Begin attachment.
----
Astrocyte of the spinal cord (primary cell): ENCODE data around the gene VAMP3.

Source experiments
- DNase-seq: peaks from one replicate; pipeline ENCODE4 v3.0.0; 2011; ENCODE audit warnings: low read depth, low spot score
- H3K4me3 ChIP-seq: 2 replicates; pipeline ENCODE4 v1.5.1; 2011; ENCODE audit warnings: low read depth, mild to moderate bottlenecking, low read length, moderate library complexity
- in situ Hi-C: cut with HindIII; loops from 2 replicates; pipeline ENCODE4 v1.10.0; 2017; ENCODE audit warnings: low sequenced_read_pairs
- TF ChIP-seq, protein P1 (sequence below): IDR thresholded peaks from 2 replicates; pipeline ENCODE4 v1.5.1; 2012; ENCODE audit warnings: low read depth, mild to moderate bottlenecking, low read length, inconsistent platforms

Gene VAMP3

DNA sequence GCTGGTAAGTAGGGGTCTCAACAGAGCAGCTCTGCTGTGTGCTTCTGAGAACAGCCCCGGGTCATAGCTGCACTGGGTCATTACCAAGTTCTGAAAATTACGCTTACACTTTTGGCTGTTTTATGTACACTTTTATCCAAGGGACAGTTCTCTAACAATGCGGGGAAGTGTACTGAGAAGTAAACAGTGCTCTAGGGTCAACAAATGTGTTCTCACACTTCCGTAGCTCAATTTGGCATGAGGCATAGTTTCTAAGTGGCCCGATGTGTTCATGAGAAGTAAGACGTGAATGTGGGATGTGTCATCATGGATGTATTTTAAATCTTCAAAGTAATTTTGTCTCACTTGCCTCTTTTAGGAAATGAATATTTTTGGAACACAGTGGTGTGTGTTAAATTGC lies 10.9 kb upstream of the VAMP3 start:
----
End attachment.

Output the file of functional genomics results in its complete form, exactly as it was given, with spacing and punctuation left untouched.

Astrocyte of the spinal cord (primary cell): ENCODE data around the gene VAMP3.

Source experiments
- DNase-seq: peaks from one replicate; pipeline ENCODE4 v3.0.0; 2011; ENCODE audit warnings: low read depth, low spot score
- H3K4me3 ChIP-seq: 2 replicates; pipeline ENCODE4 v1.5.1; 2011; ENCODE audit warnings: low read depth, mild to moderate bottlenecking, low read length, moderate library complexity
- in situ Hi-C: cut with HindIII; loops from 2 replicates; pipeline ENCODE4 v1.10.0; 2017; ENCODE audit warnings: low sequenced_read_pairs
- TF ChIP-seq, protein P1 (sequence below): IDR thresholded peaks from 2 replicates; pipeline ENCODE4 v1.5.1; 2012; ENCODE audit warnings: low read depth, mild to moderate bottlenecking, low read length, inconsistent platforms

Gene VAMP3

DNA sequence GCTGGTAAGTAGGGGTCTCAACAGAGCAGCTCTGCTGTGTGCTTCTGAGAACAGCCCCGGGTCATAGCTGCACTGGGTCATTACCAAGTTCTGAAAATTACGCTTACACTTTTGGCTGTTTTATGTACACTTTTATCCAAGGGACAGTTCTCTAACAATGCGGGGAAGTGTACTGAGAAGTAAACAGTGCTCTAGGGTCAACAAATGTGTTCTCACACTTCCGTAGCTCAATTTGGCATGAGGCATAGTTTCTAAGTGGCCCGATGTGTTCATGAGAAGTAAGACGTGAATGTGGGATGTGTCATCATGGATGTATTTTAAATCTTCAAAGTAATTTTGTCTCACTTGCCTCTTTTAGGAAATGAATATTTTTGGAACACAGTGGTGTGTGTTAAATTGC lies 10.9 kb upstream of the VAMP3 start: